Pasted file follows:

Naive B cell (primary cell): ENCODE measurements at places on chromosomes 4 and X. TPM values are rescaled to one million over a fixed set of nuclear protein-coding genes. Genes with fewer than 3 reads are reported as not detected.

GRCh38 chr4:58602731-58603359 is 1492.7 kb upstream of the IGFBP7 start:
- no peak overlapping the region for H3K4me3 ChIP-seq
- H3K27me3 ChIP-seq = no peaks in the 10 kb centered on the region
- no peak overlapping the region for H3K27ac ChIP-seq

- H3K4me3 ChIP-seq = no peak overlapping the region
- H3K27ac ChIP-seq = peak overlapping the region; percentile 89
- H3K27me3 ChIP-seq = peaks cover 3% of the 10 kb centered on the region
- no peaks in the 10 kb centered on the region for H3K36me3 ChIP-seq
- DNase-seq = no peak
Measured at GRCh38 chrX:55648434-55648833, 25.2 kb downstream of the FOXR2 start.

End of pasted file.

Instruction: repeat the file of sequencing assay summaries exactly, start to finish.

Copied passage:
Naive B cell (primary cell): ENCODE measurements at places on chromosomes 4 and X. TPM values are rescaled to one million over a fixed set of nuclear protein-coding genes. Genes with fewer than 3 reads are reported as not detected.

GRCh38 chr4:58602731-58603359 is 1492.7 kb upstream of the IGFBP7 start:
- no peak overlapping the region for H3K4me3 ChIP-seq
- H3K27me3 ChIP-seq = no peaks in the 10 kb centered on the region
- no peak overlapping the region for H3K27ac ChIP-seq

- H3K4me3 ChIP-seq = no peak overlapping the region
- H3K27ac ChIP-seq = peak overlapping the region; percentile 89
- H3K27me3 ChIP-seq = peaks cover 3% of the 10 kb centered on the region
- no peaks in the 10 kb centered on the region for H3K36me3 ChIP-seq
- DNase-seq = no peak
Measured at GRCh38 chrX:55648434-55648833, 25.2 kb downstream of the FOXR2 start.